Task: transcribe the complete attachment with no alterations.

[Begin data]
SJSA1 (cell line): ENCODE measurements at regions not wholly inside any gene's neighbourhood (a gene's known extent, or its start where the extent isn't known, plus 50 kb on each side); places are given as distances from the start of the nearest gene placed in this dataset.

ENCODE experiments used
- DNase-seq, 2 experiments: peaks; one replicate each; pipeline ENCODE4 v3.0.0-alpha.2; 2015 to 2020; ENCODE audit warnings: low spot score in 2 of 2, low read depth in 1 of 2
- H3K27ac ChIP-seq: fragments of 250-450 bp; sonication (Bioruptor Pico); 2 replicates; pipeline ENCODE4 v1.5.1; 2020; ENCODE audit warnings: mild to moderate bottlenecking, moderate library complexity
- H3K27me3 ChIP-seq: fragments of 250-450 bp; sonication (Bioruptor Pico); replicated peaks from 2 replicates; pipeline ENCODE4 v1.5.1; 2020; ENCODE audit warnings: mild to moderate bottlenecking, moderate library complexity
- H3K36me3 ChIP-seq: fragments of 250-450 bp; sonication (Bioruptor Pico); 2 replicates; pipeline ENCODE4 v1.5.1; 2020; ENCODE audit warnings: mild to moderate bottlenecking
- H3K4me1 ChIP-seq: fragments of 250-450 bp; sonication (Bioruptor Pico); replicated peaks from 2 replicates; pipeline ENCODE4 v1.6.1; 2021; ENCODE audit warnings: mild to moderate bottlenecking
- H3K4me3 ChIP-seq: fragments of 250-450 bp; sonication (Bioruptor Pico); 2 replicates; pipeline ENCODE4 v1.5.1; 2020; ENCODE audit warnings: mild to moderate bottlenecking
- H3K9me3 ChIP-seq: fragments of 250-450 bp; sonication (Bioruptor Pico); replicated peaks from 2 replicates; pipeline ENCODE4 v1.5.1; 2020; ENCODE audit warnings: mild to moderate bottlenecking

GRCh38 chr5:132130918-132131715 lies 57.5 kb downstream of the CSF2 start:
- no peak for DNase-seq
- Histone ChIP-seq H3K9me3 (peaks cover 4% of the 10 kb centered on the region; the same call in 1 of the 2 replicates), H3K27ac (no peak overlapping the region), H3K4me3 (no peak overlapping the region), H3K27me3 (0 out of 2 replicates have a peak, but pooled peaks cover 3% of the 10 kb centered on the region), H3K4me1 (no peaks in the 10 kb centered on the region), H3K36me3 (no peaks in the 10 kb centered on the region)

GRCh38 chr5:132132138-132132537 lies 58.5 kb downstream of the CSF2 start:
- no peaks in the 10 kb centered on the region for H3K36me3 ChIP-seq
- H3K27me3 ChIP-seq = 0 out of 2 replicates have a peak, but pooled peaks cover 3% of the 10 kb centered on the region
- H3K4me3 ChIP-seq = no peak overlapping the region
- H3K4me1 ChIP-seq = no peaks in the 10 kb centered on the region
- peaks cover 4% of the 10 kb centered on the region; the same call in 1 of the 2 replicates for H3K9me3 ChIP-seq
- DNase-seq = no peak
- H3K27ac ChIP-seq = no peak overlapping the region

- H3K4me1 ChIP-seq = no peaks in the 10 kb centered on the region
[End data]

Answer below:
SJSA1 (cell line): ENCODE measurements at regions not wholly inside any gene's neighbourhood (a gene's known extent, or its start where the extent isn't known, plus 50 kb on each side); places are given as distances from the start of the nearest gene placed in this dataset.

ENCODE experiments used
- DNase-seq, 2 experiments: peaks; one replicate each; pipeline ENCODE4 v3.0.0-alpha.2; 2015 to 2020; ENCODE audit warnings: low spot score in 2 of 2, low read depth in 1 of 2
- H3K27ac ChIP-seq: fragments of 250-450 bp; sonication (Bioruptor Pico); 2 replicates; pipeline ENCODE4 v1.5.1; 2020; ENCODE audit warnings: mild to moderate bottlenecking, moderate library complexity
- H3K27me3 ChIP-seq: fragments of 250-450 bp; sonication (Bioruptor Pico); replicated peaks from 2 replicates; pipeline ENCODE4 v1.5.1; 2020; ENCODE audit warnings: mild to moderate bottlenecking, moderate library complexity
- H3K36me3 ChIP-seq: fragments of 250-450 bp; sonication (Bioruptor Pico); 2 replicates; pipeline ENCODE4 v1.5.1; 2020; ENCODE audit warnings: mild to moderate bottlenecking
- H3K4me1 ChIP-seq: fragments of 250-450 bp; sonication (Bioruptor Pico); replicated peaks from 2 replicates; pipeline ENCODE4 v1.6.1; 2021; ENCODE audit warnings: mild to moderate bottlenecking
- H3K4me3 ChIP-seq: fragments of 250-450 bp; sonication (Bioruptor Pico); 2 replicates; pipeline ENCODE4 v1.5.1; 2020; ENCODE audit warnings: mild to moderate bottlenecking
- H3K9me3 ChIP-seq: fragments of 250-450 bp; sonication (Bioruptor Pico); replicated peaks from 2 replicates; pipeline ENCODE4 v1.5.1; 2020; ENCODE audit warnings: mild to moderate bottlenecking

GRCh38 chr5:132130918-132131715 lies 57.5 kb downstream of the CSF2 start:
- no peak for DNase-seq
- Histone ChIP-seq H3K9me3 (peaks cover 4% of the 10 kb centered on the region; the same call in 1 of the 2 replicates), H3K27ac (no peak overlapping the region), H3K4me3 (no peak overlapping the region), H3K27me3 (0 out of 2 replicates have a peak, but pooled peaks cover 3% of the 10 kb centered on the region), H3K4me1 (no peaks in the 10 kb centered on the region), H3K36me3 (no peaks in the 10 kb centered on the region)

GRCh38 chr5:132132138-132132537 lies 58.5 kb downstream of the CSF2 start:
- no peaks in the 10 kb centered on the region for H3K36me3 ChIP-seq
- H3K27me3 ChIP-seq = 0 out of 2 replicates have a peak, but pooled peaks cover 3% of the 10 kb centered on the region
- H3K4me3 ChIP-seq = no peak overlapping the region
- H3K4me1 ChIP-seq = no peaks in the 10 kb centered on the region
- peaks cover 4% of the 10 kb centered on the region; the same call in 1 of the 2 replicates for H3K9me3 ChIP-seq
- DNase-seq = no peak
- H3K27ac ChIP-seq = no peak overlapping the region

- H3K4me1 ChIP-seq = no peaks in the 10 kb centered on the region